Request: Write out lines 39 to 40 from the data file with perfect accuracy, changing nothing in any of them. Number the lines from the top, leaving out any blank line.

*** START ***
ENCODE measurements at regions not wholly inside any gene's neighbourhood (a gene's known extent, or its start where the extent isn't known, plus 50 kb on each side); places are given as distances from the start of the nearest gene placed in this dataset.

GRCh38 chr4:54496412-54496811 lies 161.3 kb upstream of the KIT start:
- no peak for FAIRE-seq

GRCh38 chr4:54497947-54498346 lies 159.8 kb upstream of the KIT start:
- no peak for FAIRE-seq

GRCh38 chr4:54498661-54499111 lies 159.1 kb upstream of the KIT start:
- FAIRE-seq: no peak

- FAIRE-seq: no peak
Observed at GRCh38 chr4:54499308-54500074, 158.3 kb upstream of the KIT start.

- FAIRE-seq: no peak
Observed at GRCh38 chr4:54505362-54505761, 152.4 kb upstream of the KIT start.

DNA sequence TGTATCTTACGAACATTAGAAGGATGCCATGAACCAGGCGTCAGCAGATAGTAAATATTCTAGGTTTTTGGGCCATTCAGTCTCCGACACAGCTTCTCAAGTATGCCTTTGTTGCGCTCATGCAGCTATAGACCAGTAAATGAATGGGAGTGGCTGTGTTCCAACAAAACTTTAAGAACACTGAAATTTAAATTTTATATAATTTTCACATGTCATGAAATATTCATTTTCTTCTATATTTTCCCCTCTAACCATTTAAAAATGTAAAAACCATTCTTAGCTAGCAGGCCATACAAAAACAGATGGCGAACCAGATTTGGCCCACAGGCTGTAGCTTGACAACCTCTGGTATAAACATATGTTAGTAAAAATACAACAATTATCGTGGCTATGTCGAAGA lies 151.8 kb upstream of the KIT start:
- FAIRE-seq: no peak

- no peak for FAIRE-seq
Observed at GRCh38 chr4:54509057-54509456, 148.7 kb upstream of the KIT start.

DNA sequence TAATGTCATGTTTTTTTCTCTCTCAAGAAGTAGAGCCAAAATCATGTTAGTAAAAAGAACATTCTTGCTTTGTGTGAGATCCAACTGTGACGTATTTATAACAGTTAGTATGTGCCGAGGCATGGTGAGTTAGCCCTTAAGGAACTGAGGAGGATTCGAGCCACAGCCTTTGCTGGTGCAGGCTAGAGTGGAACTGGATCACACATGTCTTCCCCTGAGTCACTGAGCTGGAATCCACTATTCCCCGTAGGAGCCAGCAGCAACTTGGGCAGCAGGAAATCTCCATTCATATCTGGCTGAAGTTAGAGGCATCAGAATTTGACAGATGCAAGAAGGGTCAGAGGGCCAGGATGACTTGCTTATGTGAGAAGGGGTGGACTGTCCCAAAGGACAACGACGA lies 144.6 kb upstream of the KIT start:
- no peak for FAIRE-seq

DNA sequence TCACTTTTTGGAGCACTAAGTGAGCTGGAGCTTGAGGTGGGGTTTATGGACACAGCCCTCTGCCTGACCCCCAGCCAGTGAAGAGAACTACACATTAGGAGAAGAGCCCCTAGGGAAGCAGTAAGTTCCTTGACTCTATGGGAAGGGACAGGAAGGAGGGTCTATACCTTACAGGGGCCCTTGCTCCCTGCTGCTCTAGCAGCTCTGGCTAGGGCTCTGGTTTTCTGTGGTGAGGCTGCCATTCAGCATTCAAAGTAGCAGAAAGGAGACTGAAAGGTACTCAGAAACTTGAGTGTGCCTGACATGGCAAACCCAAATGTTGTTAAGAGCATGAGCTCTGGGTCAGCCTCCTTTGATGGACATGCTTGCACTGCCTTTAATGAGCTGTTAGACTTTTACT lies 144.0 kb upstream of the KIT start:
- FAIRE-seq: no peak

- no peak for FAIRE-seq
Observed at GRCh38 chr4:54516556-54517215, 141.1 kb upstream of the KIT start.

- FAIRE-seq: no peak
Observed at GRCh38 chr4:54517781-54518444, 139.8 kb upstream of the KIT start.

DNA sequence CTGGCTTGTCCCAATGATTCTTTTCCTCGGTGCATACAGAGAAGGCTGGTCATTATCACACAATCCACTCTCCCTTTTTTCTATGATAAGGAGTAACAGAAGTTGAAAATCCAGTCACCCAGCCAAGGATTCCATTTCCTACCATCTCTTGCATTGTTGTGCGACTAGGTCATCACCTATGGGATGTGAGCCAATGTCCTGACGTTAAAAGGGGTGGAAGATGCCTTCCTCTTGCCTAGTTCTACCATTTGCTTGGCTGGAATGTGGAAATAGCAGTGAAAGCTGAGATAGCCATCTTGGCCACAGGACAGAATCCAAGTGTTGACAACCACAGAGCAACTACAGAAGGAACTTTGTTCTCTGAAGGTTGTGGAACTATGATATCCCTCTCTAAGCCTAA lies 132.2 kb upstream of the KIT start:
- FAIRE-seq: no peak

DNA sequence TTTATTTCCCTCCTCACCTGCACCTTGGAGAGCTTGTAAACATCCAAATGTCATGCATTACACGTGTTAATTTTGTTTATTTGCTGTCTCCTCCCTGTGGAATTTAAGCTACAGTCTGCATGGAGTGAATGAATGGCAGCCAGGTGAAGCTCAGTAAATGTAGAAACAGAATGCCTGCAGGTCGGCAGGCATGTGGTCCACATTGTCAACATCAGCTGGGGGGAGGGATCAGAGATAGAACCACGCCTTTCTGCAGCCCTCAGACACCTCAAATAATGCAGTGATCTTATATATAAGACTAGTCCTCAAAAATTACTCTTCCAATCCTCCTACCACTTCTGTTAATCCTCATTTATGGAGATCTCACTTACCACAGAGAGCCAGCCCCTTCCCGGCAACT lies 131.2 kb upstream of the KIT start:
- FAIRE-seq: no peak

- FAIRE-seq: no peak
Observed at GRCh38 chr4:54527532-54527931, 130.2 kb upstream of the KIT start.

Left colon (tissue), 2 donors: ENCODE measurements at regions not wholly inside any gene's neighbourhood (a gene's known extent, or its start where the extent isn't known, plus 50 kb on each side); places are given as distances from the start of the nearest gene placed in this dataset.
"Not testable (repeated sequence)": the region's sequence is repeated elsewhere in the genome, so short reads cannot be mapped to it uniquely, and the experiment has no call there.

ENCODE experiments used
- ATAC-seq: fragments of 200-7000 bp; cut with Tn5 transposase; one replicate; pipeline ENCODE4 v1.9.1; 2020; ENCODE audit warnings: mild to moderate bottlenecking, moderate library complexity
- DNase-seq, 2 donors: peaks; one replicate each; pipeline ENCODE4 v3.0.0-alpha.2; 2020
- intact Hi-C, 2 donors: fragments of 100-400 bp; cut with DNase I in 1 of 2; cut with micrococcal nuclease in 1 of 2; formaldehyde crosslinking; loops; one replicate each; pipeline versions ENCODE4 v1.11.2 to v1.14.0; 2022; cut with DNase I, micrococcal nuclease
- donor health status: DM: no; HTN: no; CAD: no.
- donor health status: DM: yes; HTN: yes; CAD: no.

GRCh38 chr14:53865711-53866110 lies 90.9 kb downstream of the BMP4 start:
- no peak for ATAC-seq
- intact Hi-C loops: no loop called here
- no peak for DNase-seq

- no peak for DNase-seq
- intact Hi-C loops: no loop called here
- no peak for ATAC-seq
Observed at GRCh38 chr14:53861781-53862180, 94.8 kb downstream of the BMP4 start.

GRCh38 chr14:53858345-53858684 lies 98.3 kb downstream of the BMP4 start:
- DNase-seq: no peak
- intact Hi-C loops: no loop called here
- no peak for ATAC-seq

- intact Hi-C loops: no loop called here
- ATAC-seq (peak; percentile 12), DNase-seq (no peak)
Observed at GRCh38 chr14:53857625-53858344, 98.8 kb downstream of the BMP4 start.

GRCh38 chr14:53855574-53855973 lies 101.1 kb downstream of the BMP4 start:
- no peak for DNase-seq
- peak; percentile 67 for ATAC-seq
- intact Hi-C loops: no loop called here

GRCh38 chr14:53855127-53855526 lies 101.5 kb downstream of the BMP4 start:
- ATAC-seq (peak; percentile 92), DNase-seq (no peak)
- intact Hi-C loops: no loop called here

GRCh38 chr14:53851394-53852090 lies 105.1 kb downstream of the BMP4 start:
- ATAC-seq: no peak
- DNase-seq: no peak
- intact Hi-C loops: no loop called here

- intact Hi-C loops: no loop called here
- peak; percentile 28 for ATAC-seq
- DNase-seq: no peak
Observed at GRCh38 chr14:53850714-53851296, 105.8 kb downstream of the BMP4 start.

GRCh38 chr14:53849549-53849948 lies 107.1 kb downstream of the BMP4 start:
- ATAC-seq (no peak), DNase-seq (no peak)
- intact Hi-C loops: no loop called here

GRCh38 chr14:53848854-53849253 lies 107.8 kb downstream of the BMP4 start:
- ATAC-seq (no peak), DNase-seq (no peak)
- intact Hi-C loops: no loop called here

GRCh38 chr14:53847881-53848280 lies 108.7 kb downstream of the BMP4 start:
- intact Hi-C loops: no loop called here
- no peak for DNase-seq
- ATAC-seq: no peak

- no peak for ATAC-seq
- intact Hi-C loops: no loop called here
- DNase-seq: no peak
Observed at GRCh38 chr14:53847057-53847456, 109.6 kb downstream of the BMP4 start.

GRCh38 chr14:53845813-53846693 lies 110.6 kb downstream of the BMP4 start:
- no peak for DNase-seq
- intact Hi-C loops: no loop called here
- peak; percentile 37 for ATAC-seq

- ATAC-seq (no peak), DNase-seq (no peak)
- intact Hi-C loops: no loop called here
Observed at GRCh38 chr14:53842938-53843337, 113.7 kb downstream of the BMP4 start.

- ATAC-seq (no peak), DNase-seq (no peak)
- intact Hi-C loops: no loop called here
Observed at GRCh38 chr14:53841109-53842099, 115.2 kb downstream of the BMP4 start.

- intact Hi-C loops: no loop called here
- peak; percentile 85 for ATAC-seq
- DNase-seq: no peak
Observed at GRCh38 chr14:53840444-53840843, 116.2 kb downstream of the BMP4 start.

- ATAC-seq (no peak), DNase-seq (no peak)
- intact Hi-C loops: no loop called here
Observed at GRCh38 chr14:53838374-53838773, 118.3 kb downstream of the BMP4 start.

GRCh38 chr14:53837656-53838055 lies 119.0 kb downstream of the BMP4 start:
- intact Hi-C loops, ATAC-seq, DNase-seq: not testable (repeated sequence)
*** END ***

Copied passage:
- no peak for ATAC-seq
- intact Hi-C loops: no loop called here